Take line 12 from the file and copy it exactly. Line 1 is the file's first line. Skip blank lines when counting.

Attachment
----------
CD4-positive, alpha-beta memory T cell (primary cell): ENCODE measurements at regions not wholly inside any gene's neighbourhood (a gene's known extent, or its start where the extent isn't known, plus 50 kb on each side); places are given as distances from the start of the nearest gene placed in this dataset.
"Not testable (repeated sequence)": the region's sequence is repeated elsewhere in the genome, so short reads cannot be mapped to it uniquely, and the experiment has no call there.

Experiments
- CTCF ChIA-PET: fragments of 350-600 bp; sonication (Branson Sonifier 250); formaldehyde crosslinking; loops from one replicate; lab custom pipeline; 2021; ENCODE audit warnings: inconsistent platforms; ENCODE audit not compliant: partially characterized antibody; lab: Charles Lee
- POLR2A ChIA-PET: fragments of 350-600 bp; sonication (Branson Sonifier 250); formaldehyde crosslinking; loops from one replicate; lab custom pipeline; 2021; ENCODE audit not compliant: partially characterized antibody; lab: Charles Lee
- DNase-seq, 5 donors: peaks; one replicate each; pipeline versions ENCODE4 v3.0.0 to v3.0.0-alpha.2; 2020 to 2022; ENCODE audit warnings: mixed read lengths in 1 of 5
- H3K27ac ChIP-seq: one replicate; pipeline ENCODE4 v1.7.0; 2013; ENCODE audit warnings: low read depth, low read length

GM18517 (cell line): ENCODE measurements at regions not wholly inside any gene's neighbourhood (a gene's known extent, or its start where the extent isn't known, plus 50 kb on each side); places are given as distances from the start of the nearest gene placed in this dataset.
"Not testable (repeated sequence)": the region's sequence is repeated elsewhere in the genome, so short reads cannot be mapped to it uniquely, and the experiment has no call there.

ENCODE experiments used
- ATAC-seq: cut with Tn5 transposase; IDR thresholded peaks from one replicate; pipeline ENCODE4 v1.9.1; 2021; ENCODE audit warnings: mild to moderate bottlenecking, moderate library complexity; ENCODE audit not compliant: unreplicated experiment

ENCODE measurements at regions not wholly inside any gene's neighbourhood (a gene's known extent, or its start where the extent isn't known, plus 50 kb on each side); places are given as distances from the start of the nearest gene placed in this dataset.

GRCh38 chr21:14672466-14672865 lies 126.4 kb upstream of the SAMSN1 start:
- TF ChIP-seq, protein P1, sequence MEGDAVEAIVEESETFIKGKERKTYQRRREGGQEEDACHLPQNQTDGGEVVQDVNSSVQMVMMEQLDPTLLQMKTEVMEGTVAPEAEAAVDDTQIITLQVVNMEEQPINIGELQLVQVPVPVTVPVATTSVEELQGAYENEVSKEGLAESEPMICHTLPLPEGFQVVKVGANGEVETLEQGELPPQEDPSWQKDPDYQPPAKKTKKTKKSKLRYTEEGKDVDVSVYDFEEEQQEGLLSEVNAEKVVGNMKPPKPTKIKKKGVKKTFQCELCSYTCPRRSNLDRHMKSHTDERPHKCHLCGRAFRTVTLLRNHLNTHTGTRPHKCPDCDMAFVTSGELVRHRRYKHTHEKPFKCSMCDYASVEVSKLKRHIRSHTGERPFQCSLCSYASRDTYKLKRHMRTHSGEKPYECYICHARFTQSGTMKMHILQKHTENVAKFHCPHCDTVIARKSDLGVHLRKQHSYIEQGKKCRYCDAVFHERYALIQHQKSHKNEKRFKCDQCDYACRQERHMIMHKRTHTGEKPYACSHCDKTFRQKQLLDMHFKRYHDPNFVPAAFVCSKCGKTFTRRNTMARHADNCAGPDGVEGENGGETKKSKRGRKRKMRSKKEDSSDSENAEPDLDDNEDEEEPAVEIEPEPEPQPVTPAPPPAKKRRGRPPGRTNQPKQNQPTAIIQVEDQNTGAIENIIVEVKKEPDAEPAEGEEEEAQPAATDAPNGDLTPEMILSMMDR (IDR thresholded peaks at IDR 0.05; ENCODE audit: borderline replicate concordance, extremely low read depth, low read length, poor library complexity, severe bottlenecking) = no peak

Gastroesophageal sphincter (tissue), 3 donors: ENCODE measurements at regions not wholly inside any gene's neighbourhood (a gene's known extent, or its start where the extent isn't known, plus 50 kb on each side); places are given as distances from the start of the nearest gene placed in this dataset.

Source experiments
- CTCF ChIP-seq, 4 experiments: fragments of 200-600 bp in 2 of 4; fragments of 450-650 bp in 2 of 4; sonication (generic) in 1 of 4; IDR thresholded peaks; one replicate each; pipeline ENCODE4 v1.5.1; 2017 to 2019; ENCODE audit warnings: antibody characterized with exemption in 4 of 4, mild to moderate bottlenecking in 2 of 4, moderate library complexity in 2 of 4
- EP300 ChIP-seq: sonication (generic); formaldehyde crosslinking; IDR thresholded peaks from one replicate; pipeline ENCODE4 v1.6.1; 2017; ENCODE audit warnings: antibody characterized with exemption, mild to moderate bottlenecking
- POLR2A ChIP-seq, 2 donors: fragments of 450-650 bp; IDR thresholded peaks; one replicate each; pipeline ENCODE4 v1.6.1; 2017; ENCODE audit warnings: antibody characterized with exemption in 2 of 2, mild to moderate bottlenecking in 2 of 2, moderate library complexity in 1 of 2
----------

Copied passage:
ENCODE measurements at regions not wholly inside any gene's neighbourhood (a gene's known extent, or its start where the extent isn't known, plus 50 kb on each side); places are given as distances from the start of the nearest gene placed in this dataset.